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Saturday, January 30, 2010

Its All in the Support

Probably the most crucial tool for the artist is finding the right support to work from.  A support may be paper, canvas, wood or any other base that media will either be applied to.  Often artists migrate to the cheapest supports they can find, for example when I first started painting I would get the absolute cheapest watercolor paper that I could find, however this often does backfire, and did backfire for me.  The paper, being of poor quality would absorb the colors unevenly, leaving discolored areas, and made controlling the paint nearly impossible.  Additionally, buying the cheapest paints can often give poor results, and result in beginning artists giving up before realizing that the problem was in the choice of materials, and not necessarily a lack of skill.

Probably my biggest weakness is artist paper. I have a huge collection of various types of paper that I will select from, include a lovely hand made paper from India, Arches mould cold press, which has a lovely slightly rough surface that provides for wonderful control.  Other papers I love are coulorfix paper made for pastels, but can be used with virtually any medium, and Yupo, a slick, challenging, but fun paper that can be used with various media, each lending its own special effect.  Needless to say, I have alot of paper that I work from, depending on my mood.  I also love Ampersand clayboards and scratchboards, all ready to paint on surfaces on masonite, easy to use and easy to frame.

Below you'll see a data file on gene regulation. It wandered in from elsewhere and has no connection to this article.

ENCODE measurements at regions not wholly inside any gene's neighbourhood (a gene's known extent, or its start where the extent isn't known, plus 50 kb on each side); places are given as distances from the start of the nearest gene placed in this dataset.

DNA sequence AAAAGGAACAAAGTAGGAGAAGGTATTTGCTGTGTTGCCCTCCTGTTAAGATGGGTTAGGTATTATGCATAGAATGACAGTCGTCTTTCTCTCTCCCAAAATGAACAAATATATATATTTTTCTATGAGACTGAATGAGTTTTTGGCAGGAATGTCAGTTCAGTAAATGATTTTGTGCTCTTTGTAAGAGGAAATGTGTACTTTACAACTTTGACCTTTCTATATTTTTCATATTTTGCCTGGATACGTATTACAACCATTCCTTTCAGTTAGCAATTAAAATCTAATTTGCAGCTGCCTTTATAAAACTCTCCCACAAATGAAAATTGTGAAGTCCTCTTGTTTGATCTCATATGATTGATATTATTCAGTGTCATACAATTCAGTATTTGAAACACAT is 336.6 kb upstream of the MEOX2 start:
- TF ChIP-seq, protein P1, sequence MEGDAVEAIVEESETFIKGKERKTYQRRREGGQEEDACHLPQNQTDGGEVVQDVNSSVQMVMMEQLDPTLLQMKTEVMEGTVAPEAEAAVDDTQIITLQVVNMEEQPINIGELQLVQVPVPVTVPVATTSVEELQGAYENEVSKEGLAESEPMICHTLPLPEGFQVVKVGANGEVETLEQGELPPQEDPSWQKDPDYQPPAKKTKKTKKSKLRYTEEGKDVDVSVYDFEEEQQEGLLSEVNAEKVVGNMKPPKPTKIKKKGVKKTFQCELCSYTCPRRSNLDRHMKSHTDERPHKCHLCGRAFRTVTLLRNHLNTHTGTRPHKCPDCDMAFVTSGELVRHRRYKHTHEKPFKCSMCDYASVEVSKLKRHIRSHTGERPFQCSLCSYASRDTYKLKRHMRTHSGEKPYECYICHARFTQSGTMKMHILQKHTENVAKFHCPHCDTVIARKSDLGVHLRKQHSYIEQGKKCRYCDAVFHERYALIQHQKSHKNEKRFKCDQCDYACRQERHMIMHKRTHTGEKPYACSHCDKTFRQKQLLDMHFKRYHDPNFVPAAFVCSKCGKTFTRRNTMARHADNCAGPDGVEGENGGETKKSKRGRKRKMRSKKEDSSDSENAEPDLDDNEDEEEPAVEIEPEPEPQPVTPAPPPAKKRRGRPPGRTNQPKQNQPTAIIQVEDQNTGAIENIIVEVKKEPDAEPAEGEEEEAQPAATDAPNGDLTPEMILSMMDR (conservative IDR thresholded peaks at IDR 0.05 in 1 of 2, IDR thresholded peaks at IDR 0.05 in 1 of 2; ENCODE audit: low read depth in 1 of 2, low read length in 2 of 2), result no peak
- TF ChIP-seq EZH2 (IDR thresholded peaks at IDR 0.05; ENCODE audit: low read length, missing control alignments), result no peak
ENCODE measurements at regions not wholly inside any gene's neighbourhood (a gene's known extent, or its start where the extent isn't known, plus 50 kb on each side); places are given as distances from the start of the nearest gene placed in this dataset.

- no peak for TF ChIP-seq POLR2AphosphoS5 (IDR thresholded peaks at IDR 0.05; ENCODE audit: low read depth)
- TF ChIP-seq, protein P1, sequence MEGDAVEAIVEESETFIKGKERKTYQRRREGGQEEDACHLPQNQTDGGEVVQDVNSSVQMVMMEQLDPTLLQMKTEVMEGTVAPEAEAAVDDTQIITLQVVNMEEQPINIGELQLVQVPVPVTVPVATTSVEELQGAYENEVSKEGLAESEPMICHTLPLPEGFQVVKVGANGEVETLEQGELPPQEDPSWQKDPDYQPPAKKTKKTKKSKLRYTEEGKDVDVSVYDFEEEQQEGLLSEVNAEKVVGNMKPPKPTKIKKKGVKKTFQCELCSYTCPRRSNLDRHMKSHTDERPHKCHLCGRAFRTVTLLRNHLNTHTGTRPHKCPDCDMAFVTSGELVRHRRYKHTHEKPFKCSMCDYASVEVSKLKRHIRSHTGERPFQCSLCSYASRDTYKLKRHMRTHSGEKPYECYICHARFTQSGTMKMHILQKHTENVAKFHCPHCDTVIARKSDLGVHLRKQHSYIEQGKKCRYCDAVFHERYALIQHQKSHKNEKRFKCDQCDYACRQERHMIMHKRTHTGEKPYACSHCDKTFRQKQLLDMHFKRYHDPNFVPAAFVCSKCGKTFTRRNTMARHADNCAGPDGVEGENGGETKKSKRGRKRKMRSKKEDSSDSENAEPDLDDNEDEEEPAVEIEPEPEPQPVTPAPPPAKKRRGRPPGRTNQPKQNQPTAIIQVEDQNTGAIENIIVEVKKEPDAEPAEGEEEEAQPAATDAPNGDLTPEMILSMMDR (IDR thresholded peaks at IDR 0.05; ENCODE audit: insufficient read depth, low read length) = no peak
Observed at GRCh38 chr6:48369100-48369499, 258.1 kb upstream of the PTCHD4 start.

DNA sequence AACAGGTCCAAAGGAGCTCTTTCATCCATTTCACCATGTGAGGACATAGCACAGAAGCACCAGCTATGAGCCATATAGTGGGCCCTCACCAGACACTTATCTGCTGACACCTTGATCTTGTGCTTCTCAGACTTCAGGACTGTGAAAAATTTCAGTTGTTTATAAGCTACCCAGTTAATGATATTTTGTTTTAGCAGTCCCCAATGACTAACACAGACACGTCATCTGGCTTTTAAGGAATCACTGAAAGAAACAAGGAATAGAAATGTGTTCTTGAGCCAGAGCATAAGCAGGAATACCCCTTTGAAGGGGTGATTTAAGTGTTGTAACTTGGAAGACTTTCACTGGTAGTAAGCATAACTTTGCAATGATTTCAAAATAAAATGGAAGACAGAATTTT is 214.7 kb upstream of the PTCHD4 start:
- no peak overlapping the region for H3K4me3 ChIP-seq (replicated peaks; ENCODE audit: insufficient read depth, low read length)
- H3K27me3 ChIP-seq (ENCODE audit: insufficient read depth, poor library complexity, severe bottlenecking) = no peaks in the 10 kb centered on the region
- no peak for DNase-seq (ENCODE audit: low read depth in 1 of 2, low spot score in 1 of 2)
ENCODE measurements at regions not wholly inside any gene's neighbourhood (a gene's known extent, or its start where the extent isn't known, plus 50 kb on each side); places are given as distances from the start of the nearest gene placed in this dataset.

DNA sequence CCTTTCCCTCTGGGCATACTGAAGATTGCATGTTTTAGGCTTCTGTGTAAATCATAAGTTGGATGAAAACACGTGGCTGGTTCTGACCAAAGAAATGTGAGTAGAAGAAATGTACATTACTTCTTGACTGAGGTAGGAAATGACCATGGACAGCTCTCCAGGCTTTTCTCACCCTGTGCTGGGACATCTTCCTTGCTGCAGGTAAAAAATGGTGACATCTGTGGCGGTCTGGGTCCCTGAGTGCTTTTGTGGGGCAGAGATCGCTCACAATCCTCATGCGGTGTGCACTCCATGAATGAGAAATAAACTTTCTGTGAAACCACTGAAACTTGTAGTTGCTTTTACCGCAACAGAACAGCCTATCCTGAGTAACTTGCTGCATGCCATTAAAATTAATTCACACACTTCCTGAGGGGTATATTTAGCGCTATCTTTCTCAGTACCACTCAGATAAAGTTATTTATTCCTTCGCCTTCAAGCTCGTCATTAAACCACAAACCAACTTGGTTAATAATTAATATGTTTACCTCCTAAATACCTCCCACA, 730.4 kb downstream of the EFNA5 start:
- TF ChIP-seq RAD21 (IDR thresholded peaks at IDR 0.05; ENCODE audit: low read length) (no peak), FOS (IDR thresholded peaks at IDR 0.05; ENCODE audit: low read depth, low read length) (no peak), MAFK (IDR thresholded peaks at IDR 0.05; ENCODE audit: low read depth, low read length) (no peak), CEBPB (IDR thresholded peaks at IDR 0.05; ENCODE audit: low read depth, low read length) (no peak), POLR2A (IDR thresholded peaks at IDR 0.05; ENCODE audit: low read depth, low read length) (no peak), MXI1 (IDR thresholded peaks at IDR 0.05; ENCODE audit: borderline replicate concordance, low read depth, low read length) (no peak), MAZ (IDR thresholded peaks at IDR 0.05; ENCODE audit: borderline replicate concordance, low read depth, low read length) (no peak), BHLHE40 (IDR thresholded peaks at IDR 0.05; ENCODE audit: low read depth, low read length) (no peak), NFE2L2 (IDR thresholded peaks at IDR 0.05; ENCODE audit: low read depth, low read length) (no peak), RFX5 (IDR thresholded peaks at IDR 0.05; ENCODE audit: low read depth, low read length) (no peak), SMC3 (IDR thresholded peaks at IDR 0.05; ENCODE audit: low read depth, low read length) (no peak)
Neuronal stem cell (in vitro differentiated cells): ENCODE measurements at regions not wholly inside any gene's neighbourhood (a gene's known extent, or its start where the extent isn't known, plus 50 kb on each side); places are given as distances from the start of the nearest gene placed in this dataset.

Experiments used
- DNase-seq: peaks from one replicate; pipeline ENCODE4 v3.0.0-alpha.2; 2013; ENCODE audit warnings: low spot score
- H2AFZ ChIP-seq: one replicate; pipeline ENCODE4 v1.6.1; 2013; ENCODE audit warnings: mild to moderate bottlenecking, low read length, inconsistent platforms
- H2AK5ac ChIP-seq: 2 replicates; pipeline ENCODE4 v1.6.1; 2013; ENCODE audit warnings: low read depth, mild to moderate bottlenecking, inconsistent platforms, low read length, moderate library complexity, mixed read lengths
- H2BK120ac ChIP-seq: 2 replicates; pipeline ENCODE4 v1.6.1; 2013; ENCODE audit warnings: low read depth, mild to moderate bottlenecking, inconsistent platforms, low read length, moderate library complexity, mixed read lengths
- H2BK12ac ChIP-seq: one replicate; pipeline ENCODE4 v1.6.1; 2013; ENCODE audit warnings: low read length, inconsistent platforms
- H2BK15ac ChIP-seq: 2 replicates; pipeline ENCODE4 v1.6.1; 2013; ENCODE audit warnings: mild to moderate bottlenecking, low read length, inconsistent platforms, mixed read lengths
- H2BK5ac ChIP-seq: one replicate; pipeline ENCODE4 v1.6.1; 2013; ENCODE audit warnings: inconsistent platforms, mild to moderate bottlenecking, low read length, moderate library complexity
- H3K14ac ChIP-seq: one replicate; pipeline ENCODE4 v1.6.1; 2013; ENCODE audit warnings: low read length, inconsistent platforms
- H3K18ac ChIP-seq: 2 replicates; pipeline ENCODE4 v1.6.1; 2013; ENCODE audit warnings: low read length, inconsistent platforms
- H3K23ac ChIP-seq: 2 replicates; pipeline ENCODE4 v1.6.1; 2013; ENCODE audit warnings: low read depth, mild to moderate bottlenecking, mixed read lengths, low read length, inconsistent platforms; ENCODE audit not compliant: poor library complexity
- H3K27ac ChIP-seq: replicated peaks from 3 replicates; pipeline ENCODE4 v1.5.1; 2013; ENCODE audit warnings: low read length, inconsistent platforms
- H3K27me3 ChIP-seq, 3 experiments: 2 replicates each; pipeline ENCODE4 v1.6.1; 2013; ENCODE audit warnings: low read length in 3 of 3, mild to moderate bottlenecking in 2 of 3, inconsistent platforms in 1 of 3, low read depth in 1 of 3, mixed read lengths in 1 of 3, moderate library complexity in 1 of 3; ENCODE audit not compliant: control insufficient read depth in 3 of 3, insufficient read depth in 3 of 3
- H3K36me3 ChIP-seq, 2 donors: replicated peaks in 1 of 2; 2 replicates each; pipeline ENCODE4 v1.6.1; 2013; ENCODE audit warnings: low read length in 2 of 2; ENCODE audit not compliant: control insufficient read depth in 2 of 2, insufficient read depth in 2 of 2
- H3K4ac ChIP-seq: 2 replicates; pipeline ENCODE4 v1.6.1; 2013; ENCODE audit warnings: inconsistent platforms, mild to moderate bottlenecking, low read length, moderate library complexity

Finding good quality media as well is important.  Student paint has definitely improved since I started, but remember, sooner or later you have to graduate to better quality.  Don't attempt to fill your coffers all at once with professional paints.  I enjoy trying different brands of professional paints, and have a large variety of professional watercolors in both tubes and pans.  Incidently, don't let anyone tell you that different brands can't be used together...totally bogus.  I have a large variety of different paints from different manufacturers, all living vary happily together on my pallette.

Finding art papers and paints doesn't have to cost an arm and a leg either.  There are lots of discount art supplies available online.  I personally have purchases from Jerry's Artarama which has both an online presence, as well as a cataloge, but they are certainly not the only supplier online.  Some of my favorites are Daniel Smith for their wonderful line of unique watercolors, Dick Blick for its affordable supplies, Cheap Joes and the list goes on.  If you find a supplier you like, its worth staying with them, as often supplier will provide discounts for repeat costumers. 

For the brave and experienced, consider creating your own unique supports.  I've used everything from Gessoed Sandpaper to Foam shipping liners. Whatever you choose, have fun and remember for artists its definitely about the journey, not necessarily the destination.
The above work was created on 220 grit sandpaper with pastel and charcoal!

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